- If the flame on your galley stove goes out while in use, unless you have run out of fuel, the gas will continue to flow and could result in an explosion. Turn off the stove and air out the RV before trying to relight.
- Keep all combustibles--from paper towels to curtains--far enough away from your stove that they cannot catch fire.
- Gasoline and propane can pose an immediate, explosive danger. Deal at once with any leaks or spills, and use all fuels in adequately vented areas. Operate your generator in an area where gasoline fumes cannot reach an ignition source.
- Keep your campsite fire sources, such as fire rings, tiki torches, and lanterns, away from all vehicles.
- RVs often have a very limited number of electrical outlets, and sometimes RVers use powerstrips to plug in more things. Don't overload the electrical outlets! Circuit breakers don't always prevent overloads from starting fires!
- It's best never to use an extension cord in an RV. If you must, make sure you use a HEAVY DUTY extension cord, and make sure the load you put on it is well within its safe load capacity. DON'T run any electrical cord under a carpet or floor mat.
If there is a fire:
- The first step is to get everybody out of the RV and safely away from the fire.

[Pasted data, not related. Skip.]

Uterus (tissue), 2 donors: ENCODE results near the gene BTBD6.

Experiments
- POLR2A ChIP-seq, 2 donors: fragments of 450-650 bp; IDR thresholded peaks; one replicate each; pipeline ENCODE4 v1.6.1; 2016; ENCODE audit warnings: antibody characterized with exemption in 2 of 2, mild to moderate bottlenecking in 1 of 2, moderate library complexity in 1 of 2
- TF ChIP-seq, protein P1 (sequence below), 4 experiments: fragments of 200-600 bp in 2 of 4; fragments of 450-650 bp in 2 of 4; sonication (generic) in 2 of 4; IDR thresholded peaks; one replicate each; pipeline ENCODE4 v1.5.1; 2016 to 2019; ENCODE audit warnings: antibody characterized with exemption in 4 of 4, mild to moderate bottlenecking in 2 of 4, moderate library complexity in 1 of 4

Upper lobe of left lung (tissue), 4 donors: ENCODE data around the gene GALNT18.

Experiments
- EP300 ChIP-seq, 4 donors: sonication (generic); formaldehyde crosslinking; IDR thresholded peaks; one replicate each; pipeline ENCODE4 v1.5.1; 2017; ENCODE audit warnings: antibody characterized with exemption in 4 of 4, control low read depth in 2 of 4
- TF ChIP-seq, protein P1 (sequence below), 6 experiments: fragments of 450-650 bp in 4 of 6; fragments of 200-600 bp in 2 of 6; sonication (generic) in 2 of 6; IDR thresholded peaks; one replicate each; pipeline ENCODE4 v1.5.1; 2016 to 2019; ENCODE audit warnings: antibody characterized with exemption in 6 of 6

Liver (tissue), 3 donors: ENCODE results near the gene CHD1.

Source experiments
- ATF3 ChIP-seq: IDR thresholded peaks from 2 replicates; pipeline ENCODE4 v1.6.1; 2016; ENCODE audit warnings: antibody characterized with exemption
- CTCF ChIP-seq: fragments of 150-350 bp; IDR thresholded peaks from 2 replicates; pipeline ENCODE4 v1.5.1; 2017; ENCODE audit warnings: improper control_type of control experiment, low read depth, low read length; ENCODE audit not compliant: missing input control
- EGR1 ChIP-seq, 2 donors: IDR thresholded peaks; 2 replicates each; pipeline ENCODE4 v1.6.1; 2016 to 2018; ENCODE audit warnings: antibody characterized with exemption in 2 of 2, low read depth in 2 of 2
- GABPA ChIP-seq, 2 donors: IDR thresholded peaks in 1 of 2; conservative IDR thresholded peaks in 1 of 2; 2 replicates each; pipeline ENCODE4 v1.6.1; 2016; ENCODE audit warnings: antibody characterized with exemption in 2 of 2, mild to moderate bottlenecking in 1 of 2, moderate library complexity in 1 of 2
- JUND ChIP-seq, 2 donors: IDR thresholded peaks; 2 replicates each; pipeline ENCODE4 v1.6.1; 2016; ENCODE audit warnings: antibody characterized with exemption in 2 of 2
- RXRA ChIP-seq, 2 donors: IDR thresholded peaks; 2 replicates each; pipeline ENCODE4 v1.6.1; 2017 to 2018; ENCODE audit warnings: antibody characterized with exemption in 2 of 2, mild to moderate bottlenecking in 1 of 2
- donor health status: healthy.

- If it is a small fire and you can extinguish it without putting yourself in danger, put it out with a fire extinguisher.
- If it is too big of a fire or coming from an unknown source, do not risk your safety… Get out.
- Never re-enter a burning RV to retrieve anything--GET OUT & STAY OUT!
- Get help. ALL adults and older children should know how to dial 911. Remember that cell service may be limited where you are, so make a plan ahead of time.
- It's crucial to know your exact location so firefighters can find you.
Remember, safety is no accident. Happy Camping!
Fire Info for You
Learn more about the proper use of fire extinguishers and take a quiz.
Learn more about RV fire safety from the Windsor Fire Department, Ontario.
Ensure that your park's emergency services personnel understand the unique dangers of RV fires and provide them the appropriate training to engage fires of this type safely and effectively.
Fire Service Professionals
Consider adding an RV fire scenario to your next training session.
If you are an RV owner, like me, take a few minutes to review the safety considerations in the main article. You want your travels to be safe and fun, not catastrophic. And if you do only three things on the entire list, do these:
- Have working smoke detectors that are properly located.
- Have working fire extinguishers in the right places and know how to use them. Your whole family should know how to use them.
- Be able to get out of your RV from any location, VERY quickly. Know how those emergency exit windows work and make sure they are accessible!
NPS Fire Facts
- Recreational vehicles include everything from folding camping trailers to truck campers to luxury motor homes.
- 8 million = Number of U.S. households that own at least one RV
- 400,000 = Number of RVs sold in record-setting 2006
- 58% = Increase in RV ownership since 1980
- 49 = Average age of an RV owner
- 4,500 = Average number of miles an RV travels per year